Dabo tibi regem in furore meo
“I will give you a king in my rage” 1
It is a commonplace among historians of medieval political theory that two great systems of thought dominate the period. Augustine’s City of God held the field until Thomas Aquinas absorbed Aristotle’s political thought largely culled from the latter’s Politics and Nicomachean Ethics. Aquinas stands as a watershed, a moment when both sources meet and a synthesis is worked out in which Augustine loses ground to Aristotle. Indeed, Augustine’s thought loses such a hold on the political theory of the age that R. A. Markus has spoken of a “comfortable obliviousness” in the minds of theorists subsequent to Aquinas that “a profound cleavage” had been wrought by Thomas in the tradition of Christian political thought. 2 Ptolemy of Lucca and Giles of Rome, both of whom were students of Thomas, are picked out by Markus as typical of those theorists who are oblivious to the definitive break that Aquinas makes with Augustine.
Although modern commentators of medieval political theory speak of an Augustinian tradition after Aquinas they are only referring to a series of thinkers who defended papal authority over and above monarchical authority. This tradition is said to be Augustinian because the thinkers defending papal authority, who included Giles, James of Viterbo and Augustinus Triumphus, were members of the Order of Hermits of St. Augustine. Nevertheless, these Augustinians are said to have absorbed Thomas’s Aristotelianism: convinced by his argument that since coercive power is intrinsic to political authority and since political authority is natural to the human condition, it must have been the case that coercive power existed in the state of innocence. These Augustinians, [End Page 21] modern scholarship maintains, did not then defend Augustine’s thesis that coercive political authority is unnatural to human society and was only introduced (albeit necessarily) into post-lapsarian society so that the worst excesses of our sinful condition might be controlled. Markus is by no means alone in identifying Giles as a follower of Thomas whose theory of dominium marks a radical break with Augustine. 3 Recently, J. M. Blythe has cited Markus when concurring with him that Giles simply adopts Thomas’s position which, as he puts it, “was to become ubiquitous in late medieval political discourse.” 4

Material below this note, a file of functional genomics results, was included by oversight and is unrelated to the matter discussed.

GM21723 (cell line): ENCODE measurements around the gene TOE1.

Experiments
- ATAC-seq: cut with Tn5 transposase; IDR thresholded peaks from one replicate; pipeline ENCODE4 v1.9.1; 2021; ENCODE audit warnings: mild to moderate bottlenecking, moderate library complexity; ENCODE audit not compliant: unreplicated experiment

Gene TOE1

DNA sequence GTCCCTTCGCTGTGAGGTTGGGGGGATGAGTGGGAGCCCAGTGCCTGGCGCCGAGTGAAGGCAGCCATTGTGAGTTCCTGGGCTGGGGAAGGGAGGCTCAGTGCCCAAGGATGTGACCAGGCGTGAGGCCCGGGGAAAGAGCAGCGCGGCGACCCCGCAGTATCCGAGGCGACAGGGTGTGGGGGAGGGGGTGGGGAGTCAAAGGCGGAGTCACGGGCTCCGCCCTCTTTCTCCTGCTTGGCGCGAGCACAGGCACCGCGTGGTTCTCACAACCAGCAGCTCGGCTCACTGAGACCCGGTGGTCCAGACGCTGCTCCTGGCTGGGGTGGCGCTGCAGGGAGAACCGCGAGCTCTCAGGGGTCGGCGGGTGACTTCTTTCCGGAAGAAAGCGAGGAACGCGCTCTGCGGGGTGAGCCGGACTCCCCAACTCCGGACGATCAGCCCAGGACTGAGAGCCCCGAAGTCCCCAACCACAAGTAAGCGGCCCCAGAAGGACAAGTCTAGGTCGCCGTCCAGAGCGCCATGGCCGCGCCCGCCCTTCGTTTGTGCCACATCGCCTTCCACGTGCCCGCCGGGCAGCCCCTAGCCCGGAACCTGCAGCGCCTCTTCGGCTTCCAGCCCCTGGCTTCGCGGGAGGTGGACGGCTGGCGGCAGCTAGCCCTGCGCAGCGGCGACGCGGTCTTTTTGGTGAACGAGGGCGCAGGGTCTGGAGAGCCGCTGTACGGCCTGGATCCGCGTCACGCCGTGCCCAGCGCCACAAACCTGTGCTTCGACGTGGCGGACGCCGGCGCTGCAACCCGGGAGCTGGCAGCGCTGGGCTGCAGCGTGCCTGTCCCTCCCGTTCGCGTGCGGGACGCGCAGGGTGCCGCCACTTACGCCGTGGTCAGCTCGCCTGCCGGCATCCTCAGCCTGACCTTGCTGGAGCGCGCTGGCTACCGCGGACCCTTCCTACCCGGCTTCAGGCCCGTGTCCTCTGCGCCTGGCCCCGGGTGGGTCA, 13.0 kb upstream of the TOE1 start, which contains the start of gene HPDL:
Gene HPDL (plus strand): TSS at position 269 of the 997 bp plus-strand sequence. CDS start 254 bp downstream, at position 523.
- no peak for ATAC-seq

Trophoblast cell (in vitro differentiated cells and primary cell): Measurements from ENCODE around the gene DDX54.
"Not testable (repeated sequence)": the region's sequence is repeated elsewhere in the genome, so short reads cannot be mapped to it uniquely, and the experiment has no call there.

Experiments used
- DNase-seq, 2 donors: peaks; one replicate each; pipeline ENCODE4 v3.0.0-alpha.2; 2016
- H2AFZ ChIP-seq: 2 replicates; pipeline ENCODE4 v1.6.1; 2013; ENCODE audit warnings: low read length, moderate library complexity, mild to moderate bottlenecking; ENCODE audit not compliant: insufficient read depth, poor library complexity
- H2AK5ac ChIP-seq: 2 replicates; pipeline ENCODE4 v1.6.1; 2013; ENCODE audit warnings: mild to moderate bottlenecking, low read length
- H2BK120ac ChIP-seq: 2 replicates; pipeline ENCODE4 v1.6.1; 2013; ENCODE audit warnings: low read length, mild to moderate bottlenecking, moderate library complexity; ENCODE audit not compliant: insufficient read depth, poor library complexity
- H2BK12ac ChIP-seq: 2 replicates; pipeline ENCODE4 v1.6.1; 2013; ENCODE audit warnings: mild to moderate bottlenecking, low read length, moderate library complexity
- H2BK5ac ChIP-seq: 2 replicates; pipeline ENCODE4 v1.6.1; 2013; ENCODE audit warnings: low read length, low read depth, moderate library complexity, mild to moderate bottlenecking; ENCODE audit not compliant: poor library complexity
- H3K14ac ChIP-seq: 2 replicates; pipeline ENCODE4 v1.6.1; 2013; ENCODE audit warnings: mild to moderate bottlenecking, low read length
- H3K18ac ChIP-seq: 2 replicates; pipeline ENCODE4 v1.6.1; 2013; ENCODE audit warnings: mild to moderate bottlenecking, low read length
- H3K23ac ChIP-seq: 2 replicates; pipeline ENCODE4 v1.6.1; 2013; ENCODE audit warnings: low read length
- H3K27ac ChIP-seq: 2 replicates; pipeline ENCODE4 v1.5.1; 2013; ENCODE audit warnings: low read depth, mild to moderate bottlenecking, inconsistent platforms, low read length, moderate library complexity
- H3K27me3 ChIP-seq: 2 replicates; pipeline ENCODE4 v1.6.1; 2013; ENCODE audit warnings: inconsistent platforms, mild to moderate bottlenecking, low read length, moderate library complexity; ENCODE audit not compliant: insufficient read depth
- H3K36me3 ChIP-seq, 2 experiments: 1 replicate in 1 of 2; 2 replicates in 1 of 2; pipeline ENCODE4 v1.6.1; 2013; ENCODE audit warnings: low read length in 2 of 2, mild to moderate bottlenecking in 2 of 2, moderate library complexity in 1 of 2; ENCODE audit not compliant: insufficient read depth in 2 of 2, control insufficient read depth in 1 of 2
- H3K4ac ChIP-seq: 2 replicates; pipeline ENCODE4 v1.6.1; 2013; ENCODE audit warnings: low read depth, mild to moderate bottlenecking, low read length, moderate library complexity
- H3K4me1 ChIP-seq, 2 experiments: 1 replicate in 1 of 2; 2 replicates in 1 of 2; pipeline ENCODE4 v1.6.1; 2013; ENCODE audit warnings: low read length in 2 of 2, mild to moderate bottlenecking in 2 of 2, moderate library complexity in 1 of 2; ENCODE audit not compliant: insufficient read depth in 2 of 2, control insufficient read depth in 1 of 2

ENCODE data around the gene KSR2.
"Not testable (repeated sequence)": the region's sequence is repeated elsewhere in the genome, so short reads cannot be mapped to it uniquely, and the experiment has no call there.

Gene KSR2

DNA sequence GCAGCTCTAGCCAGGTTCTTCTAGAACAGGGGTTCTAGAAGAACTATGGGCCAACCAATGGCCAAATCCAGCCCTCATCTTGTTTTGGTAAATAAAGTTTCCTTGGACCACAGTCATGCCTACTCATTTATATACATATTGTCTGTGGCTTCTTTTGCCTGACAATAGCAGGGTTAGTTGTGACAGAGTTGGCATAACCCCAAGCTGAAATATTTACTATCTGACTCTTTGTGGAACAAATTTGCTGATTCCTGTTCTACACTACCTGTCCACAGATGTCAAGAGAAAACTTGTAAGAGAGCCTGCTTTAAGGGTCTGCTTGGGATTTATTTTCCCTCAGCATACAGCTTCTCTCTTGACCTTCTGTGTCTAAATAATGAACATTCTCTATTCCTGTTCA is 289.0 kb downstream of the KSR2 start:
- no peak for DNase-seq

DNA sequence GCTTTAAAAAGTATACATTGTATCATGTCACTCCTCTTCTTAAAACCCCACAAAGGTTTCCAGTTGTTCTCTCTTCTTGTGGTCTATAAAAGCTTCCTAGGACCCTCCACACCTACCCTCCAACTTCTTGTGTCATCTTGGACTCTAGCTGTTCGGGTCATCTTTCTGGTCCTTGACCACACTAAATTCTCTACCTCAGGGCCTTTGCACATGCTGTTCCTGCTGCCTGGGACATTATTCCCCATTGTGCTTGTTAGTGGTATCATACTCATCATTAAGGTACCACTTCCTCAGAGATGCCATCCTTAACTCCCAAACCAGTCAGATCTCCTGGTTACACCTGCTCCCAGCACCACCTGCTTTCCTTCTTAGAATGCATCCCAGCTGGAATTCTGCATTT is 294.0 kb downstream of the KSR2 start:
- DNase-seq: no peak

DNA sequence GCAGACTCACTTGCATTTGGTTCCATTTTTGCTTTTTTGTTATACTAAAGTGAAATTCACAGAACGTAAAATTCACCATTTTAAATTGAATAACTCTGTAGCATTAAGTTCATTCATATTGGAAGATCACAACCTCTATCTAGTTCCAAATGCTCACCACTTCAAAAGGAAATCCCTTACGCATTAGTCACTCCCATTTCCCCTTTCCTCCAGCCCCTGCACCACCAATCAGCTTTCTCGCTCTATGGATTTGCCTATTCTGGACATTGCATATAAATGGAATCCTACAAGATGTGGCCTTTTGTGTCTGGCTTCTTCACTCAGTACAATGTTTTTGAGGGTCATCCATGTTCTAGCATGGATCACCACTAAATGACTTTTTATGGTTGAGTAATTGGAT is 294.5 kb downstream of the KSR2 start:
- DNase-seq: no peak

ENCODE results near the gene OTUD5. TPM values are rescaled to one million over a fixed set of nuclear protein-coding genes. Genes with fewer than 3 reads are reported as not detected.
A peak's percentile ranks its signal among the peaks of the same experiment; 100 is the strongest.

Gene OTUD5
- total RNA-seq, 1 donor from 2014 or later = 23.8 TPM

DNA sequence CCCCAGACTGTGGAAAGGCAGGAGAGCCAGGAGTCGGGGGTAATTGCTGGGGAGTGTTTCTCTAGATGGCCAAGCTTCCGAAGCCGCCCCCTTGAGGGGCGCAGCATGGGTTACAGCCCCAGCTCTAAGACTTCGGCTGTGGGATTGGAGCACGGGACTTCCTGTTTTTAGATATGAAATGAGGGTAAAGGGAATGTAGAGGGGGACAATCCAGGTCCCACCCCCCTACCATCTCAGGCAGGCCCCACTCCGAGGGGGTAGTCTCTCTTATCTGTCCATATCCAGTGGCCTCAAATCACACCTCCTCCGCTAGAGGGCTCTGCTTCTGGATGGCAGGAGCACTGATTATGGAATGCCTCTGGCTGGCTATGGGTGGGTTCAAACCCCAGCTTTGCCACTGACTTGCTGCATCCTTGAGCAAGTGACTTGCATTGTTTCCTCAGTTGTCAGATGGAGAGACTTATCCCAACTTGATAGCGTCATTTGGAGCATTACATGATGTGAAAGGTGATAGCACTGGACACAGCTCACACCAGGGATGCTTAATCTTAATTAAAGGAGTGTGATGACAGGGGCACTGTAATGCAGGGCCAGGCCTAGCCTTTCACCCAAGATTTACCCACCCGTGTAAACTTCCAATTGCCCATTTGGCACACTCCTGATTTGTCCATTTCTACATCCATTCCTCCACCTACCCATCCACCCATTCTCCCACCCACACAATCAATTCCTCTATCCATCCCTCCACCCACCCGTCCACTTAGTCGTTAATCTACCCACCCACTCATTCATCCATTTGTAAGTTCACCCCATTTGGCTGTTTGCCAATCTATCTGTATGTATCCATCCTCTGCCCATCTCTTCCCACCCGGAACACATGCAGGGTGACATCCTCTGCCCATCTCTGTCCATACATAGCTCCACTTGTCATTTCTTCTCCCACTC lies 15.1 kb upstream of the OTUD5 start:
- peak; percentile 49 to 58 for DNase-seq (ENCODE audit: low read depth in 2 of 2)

Perhaps this consensus has its origin in a most peculiar fact about twentieth-century scholarship on Giles’s political thought: none of it is based on a wide reading of his philosophical and theological corpus. Admittedly, an extensive reading of Giles is a daunting task. The editors-in-chief of the project to provide critical editions of Giles’s works catalogue sixty-seven titles and this vast array of writings match those of the other “greats” of the period in their scope, variety, complexity, and influence. 5 The hope of this essay is to show that a reading of Giles’s Sentences-commentary reveals him to be far more Augustinian than previously acknowledged this century.
Although it is well recognized that Giles was one of the most original and influential political theorists of the Middle Ages, the pages dedicated to his political ideas amount to a few pages here and there, and sometimes as little as a few isolated comments, in the standard works on medieval political theory. 6 Moreover, these works unanimously consider only Giles’s explicitly political works. This limitation began with Otto Gierke, who single-handedly demonstrated the depth and richness of medieval political theory. At the beginning of his classic work, Political Theory of the Middle Age, Gierke provides a fifteen-page list of sources. For Thomas’s political thought Gierke directs us not only to Thomas’s explicitly political treatises such as his commentary on Aristotle’s Politics and the opusculum, De regimine principum, but also to the Summa theologiae, Summa contra gentiles, Thomas’s Disputed and Quodlibetal questions, [End Page 22] his exposition of the Psalms, and commentaries on Paul’s Letters as well as his Sentences-commentary. Yet for Giles only his De regimine principum and De potestate ecclesiastica are cited. 7 Gierke’s selection is repeated...